Christmas should be about relaxing and enjoying time with friends and family, not worrying about how much money we're spending, financial experts say.
It's been a difficult year: COVID-19 has caused unemployment to rise, hours to be cut and business costs to increase. With Christmas just over five weeks' away, families may need some extra help to cover what is an expensive time of year.
Christmas is fun - but not if we're left feeling stretched. Newshub asked a group of accountants and thrifty Kiwis for their top tips on how to enjoy the festive season without breaking the bank.
Accountant Dave Smith said just because it's Christmas, people shouldn't feel pressured to up their spending.
"Christmas should be about friends and family - it's not about who spends the most money - or money at all," Smith said.
He suggests thinking about what's most important and having a plan. Agreeing on gift limits is a good idea - but even more important is keep track of spending on all the little things: decorations, stocking fillers, wrapping paper and extra food and drink.
"Basic money principles still apply: set a Christmas budget so you know how much you can comfortably spend...you're not doing your family or friends any favours if you spend on them now and don't have enough money to spend on them later," he added.
NZ tax and financial services leader John Cuthbertson, said many Kiwis set up businesses or took on side hustles this year. Those looking for gifts could help their community by buying them at markets.
"Local markets are a great way to find unique handmade gifts and to support local small businesses. For those who are difficult to buy for, pick a local charity to support: you might be able to claim a donations tax credit as well," Cuthbertson said.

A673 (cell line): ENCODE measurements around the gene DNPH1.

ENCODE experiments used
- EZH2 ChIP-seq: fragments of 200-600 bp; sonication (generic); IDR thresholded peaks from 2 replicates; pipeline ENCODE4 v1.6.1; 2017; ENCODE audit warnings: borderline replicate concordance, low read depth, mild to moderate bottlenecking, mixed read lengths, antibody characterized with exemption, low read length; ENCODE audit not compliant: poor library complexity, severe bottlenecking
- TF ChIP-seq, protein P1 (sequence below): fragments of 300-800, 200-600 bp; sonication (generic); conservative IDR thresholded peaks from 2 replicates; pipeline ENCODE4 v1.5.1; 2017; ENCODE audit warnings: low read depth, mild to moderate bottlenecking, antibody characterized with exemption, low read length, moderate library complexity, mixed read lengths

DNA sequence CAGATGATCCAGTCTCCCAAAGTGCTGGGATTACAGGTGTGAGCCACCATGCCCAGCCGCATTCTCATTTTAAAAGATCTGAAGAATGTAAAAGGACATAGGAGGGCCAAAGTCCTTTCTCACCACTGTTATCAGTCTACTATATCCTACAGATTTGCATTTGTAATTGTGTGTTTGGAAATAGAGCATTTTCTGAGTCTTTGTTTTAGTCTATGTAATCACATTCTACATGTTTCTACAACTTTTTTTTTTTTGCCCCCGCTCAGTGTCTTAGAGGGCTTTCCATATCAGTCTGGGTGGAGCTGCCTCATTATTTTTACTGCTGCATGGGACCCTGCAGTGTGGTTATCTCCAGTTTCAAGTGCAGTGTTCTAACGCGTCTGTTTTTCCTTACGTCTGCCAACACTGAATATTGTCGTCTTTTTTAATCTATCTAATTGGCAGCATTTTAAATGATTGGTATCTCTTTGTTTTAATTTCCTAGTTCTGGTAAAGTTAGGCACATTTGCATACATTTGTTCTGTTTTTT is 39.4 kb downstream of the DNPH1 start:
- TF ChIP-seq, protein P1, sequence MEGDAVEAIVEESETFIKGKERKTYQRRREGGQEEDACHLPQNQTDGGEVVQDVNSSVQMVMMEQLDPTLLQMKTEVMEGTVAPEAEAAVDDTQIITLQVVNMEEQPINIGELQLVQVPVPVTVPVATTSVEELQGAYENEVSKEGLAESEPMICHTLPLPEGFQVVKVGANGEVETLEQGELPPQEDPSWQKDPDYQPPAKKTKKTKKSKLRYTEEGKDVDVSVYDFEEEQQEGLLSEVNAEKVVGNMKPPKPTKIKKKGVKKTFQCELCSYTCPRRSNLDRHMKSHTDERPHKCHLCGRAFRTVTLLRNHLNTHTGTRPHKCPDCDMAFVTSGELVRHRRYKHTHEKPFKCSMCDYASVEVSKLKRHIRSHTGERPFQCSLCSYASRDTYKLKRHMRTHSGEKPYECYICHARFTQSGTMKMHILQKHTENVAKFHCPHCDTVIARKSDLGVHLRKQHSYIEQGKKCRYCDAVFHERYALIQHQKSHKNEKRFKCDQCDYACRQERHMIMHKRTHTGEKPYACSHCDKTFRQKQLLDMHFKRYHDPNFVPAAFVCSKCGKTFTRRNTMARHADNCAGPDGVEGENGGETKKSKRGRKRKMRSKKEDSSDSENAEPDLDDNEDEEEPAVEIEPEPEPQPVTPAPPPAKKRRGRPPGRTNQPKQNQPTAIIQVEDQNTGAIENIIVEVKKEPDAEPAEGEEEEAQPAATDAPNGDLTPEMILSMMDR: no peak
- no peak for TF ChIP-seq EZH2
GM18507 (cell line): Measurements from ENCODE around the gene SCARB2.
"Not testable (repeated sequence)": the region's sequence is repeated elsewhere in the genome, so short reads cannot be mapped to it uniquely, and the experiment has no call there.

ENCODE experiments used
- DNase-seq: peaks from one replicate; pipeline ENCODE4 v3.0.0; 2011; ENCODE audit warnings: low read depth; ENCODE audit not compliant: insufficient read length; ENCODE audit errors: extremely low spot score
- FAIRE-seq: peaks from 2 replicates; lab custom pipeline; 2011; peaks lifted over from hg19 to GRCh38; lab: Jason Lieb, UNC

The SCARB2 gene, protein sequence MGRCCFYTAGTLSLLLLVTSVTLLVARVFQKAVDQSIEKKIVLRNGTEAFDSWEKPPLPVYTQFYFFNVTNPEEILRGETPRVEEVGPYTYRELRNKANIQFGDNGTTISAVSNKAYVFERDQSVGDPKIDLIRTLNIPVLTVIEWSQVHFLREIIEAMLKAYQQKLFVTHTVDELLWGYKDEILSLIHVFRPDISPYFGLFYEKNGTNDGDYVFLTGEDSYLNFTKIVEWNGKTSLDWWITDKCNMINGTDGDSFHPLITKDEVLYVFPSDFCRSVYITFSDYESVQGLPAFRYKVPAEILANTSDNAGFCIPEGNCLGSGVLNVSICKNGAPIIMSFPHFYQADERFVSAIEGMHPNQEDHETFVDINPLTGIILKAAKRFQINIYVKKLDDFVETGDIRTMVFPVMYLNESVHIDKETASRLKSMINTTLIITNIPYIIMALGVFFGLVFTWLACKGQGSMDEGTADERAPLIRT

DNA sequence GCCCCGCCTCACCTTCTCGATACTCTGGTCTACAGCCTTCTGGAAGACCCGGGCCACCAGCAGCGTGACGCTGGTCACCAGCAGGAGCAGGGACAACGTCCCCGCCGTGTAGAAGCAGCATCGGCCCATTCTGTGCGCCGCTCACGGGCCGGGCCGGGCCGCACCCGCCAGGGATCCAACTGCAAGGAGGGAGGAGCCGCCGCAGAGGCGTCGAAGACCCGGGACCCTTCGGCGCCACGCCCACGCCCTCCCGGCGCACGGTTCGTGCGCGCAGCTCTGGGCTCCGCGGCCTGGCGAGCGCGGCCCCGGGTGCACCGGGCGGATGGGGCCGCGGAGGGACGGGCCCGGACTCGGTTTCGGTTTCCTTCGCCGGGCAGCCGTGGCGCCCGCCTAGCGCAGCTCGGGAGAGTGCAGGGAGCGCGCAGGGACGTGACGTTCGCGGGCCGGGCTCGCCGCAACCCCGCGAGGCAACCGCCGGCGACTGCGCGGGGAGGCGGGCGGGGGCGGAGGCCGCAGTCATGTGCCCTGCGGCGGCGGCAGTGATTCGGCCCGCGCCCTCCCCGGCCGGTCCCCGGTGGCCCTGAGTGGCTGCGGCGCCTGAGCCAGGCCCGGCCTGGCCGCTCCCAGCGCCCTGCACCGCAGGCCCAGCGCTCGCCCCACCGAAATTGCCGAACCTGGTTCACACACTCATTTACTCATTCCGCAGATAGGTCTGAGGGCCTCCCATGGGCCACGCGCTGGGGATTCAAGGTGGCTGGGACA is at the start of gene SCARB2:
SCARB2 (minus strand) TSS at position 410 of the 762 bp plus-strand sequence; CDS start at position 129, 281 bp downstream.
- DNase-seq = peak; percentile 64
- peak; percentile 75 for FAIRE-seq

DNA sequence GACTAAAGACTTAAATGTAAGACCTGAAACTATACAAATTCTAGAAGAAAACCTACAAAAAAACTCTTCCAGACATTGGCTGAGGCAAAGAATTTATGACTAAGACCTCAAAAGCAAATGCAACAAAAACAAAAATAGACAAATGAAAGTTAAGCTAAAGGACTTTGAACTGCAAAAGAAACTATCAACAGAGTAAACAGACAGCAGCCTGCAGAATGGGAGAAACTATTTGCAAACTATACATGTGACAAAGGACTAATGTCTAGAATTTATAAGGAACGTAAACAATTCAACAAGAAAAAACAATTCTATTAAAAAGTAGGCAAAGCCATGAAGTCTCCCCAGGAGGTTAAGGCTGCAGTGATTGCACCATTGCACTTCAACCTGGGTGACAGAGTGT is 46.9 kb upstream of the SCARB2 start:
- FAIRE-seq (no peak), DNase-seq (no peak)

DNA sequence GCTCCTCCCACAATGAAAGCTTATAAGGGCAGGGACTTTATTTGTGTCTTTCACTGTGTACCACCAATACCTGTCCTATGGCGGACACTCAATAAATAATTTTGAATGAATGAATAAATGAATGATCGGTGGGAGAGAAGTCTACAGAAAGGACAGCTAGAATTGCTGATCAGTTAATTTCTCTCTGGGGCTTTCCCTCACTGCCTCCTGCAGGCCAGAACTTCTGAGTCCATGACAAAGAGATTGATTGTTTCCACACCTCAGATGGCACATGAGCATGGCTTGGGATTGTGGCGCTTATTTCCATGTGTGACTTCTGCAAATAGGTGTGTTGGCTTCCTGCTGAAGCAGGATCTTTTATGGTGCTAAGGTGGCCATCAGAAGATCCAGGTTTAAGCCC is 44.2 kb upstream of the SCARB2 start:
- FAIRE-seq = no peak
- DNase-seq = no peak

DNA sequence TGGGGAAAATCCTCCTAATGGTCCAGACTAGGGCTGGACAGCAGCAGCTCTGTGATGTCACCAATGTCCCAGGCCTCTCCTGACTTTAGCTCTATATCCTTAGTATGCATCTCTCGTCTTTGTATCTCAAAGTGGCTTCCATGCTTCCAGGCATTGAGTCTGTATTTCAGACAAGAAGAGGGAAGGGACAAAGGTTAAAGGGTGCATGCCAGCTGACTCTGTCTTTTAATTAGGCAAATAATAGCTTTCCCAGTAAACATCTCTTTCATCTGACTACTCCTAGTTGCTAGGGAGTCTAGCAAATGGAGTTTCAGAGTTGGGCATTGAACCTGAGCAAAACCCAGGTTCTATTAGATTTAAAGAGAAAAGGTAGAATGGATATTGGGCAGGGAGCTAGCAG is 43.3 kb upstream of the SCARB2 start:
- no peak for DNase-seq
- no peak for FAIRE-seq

Top 10 Christmas saving tips
Members of the 'Cheaper Ways' Facebook group spoke to Newshub about how they save money at Christmas. We share 10 of their Christmas savings tips below.
- "Stocking fillers: I start [early] and get my three kids one thing each week around $1-$3 value. By Christmas, I've got a collection of stuff already," Sarah said.
- "Op shop secret Santa: The oldest person chooses a wrapped gift first and opens it. Then the next person can either 'steal' it from them or open another one. If they 'steal' it, the person gets to open a new one. This works well going down the ages so the youngest basically gets to pick whatever they like the most," said Gabrielle.
- "I put $10 on my Pak'nSave Christmas club year-round. I figured this year I can put it all on a pressie card to use wherever Visa is accepted. That's $520 plus bonus to spend, Vanessa said.
- "Since our five kids were tiny, we've always taught them that while their birthdays are all about them, Christmas is not. So the pressure is already much less. Anything they do get is a bonus, not a given. We sometimes plan for something for us as a family," said Adrienne.
- "We pay a little more on our monthly bills so at Christmas we don't have any bills to pay," Rowena said.
- "Save supermarket loyalty points: I have OneCard points going towards Countdown vouchers and Flybuys points going towards New World dollars. Save them up all year and you can get all the Christmas food shopping done for free, leaving that money to go towards presents," said Kirsty.
- "Our family brings Christmas Dinners (prearranged, not potluck), It shares both the cost and the work. I buy presents from the clearance bin at high end stores if they're really cheap, [at] op shops or The Clearance Shed," said Christine.
- "Redeem Flybuys and buy one experience per child through Grab One. I also give my kids $10-20 to [spend at] op shops. I'm a cleaner and I think the best present for my family is a spring clean from me," Juanita said.
- "For all my boozy friends and relatives, I pack black cherries into fancy small to medium glass jars with lids. Pour vodka over cherries and seal up, [adding] fancy ribbons and painted lids," said Laurina.
- "Every year we give some no longer used toys to charity at Christmas time," Julie said.
With just over five weeks' until Christmas, there's still time to put a spending plan in place.
Remembering the festive season is about enjoying family and friends rather than opening our wallets at every turn will help keep spending to a minimum, making it a more enjoyable time for all.